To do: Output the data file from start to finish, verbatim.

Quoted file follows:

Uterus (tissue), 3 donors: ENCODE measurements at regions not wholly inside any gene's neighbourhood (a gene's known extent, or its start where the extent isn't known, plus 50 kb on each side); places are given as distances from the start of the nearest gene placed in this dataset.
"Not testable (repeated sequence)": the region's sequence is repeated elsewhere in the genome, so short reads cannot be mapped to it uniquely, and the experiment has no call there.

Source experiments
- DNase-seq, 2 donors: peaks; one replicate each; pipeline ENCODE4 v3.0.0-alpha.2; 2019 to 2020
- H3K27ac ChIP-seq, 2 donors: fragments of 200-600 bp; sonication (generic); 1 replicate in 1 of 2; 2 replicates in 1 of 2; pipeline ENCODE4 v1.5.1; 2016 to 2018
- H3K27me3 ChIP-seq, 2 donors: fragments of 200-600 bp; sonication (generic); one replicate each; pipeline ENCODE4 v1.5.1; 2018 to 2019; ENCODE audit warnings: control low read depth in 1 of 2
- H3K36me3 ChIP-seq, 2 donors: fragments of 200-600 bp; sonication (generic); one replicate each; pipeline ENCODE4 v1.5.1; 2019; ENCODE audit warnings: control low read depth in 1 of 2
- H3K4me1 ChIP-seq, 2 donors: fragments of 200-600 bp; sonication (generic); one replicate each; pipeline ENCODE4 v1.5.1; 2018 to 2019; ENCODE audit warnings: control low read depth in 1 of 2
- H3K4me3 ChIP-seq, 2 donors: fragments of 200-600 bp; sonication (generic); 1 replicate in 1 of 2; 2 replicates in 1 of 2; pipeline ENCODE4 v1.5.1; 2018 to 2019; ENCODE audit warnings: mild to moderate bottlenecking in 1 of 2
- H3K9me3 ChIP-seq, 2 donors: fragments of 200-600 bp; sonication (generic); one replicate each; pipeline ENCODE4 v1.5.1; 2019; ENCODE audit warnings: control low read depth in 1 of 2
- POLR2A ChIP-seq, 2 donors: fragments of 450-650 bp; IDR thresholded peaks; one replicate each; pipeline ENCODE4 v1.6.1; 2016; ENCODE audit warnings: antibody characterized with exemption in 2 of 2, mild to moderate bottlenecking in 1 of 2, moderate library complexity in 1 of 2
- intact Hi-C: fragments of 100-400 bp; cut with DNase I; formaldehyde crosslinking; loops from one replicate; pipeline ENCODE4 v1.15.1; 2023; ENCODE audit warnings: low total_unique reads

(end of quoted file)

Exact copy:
Uterus (tissue), 3 donors: ENCODE measurements at regions not wholly inside any gene's neighbourhood (a gene's known extent, or its start where the extent isn't known, plus 50 kb on each side); places are given as distances from the start of the nearest gene placed in this dataset.
"Not testable (repeated sequence)": the region's sequence is repeated elsewhere in the genome, so short reads cannot be mapped to it uniquely, and the experiment has no call there.

Source experiments
- DNase-seq, 2 donors: peaks; one replicate each; pipeline ENCODE4 v3.0.0-alpha.2; 2019 to 2020
- H3K27ac ChIP-seq, 2 donors: fragments of 200-600 bp; sonication (generic); 1 replicate in 1 of 2; 2 replicates in 1 of 2; pipeline ENCODE4 v1.5.1; 2016 to 2018
- H3K27me3 ChIP-seq, 2 donors: fragments of 200-600 bp; sonication (generic); one replicate each; pipeline ENCODE4 v1.5.1; 2018 to 2019; ENCODE audit warnings: control low read depth in 1 of 2
- H3K36me3 ChIP-seq, 2 donors: fragments of 200-600 bp; sonication (generic); one replicate each; pipeline ENCODE4 v1.5.1; 2019; ENCODE audit warnings: control low read depth in 1 of 2
- H3K4me1 ChIP-seq, 2 donors: fragments of 200-600 bp; sonication (generic); one replicate each; pipeline ENCODE4 v1.5.1; 2018 to 2019; ENCODE audit warnings: control low read depth in 1 of 2
- H3K4me3 ChIP-seq, 2 donors: fragments of 200-600 bp; sonication (generic); 1 replicate in 1 of 2; 2 replicates in 1 of 2; pipeline ENCODE4 v1.5.1; 2018 to 2019; ENCODE audit warnings: mild to moderate bottlenecking in 1 of 2
- H3K9me3 ChIP-seq, 2 donors: fragments of 200-600 bp; sonication (generic); one replicate each; pipeline ENCODE4 v1.5.1; 2019; ENCODE audit warnings: control low read depth in 1 of 2
- POLR2A ChIP-seq, 2 donors: fragments of 450-650 bp; IDR thresholded peaks; one replicate each; pipeline ENCODE4 v1.6.1; 2016; ENCODE audit warnings: antibody characterized with exemption in 2 of 2, mild to moderate bottlenecking in 1 of 2, moderate library complexity in 1 of 2
- intact Hi-C: fragments of 100-400 bp; cut with DNase I; formaldehyde crosslinking; loops from one replicate; pipeline ENCODE4 v1.15.1; 2023; ENCODE audit warnings: low total_unique reads